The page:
Title Reviewed:
Alternative to Extinction: Federal Indian Policy and the Beginnings of the Reservation System, 1846–51

Author Reviewed:
Robert A. Trennert, Jr

Bernard W. Sheehan


Indiana Magazine of History, Volume 72, Issue 4, pp 370-371

Article Type:
Book Review

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Alternative to Extinction: Federal Indian Policy and the Beginnings of the Reservation System, 1846–51. By Robert A. Trennert, Jr. (Philadelphia: Temple University Press, 1975. Pp. ix, 263. Notes, bibliography, index. $15.00.)

The Mexican War greatly complicated the problem of Indian-white relations. Vast new territories lay open for American settlement, and the makers of federal Indian policy faced the task of dealing with new and different native groups. As Robert A. Trennert, Jr., sees it, between 1846 and 1851 the federal government abandoned the notion of an Indian barrier that stemmed from the removal policy of the 1820s and 1830s and developed the conceptual basis for the creation of the reservation system. The inspiration for this change in policy was the same mixture of altruism, self interest, and ethnocentrism that had generated past policies and would continue to serve the white man in later years. Policy makers showed a genuine desire to aid the native peoples but not at the expense of the expansion of white settlement. They could never grant to native culture the legitimacy they attached to their own way of life. Reservations would clear the path west, remove the Indians from the destructive influences of the white man's world, and provide time for the slow workings of the civilizing process. The more life changed in America, the more it remained the same.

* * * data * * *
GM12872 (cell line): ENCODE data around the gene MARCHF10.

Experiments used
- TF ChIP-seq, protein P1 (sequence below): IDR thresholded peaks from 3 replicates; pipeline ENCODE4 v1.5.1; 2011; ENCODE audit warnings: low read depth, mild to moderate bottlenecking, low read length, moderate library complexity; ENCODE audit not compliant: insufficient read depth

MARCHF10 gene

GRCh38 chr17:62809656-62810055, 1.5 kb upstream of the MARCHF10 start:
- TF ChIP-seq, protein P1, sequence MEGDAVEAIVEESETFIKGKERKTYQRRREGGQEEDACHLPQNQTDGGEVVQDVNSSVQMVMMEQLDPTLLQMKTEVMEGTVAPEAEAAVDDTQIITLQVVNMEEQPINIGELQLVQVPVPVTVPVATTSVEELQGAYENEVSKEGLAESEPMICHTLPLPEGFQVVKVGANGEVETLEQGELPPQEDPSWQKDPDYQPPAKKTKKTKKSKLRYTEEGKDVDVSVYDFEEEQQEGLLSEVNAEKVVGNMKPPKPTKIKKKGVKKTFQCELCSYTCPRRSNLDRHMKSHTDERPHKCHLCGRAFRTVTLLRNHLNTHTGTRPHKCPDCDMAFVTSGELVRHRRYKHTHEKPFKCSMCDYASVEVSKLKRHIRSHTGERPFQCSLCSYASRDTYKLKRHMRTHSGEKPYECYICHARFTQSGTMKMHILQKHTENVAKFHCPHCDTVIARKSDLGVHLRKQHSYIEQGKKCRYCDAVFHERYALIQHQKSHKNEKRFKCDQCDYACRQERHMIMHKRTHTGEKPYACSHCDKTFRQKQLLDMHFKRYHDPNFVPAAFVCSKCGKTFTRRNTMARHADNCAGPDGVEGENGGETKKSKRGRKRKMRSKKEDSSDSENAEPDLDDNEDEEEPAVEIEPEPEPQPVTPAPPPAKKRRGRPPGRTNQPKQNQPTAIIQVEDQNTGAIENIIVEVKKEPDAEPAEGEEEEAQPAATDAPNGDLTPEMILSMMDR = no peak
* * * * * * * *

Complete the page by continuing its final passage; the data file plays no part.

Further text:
Trennert describes the efforts at reform initiated by William Medill during the Polk administration and the abandonment of that policy by the Whigs, who were reputed to be more friendly to the Indians. He traces the consequences of war and the operations of federal policy in Texas and New Mexico between 1846 and 1852. And finally he treats the penetration of the western emigrants into the domain of the border and plains tribes and the consequences of this movement for the native societies.

Although Trennert writes about policy, he seems to know well that policy is neither formed nor executed in a vacuum. He is sensitive to the effects of the white man's ways on native culture, and he is dispassionate in discussing the motivations of policy makers. Yet one might ask for greater clarity in the examination of the white man's attitudes. Racism is not the same as ethnocentrism. Though the division between white and Indian has been in some broad sense racial, this did not define the prevailing attitude toward the natives—at least it did not in the early nineteenth century. Furthermore, Trennert's discussion fails to clarify how the reservation policy arose from the white man's conceptions of the Indians' situation. A generation before, the same attitudes had led to the creation of the Indian barrier. Why should they now bring forth reservations? More likely the ideas remained static and the circumstances changed. There simply was not enough room any longer for the Indian barrier. Trennert's discussion does not exclude this interpretation. A fuller analysis of the problem might have embraced it. Trennert's book is a solid and important examination of a short but critical period in the history of Indian-white relations.

Indiana University, Bloomington Bernard W. Sheehan

Published by the Indiana University Department of History.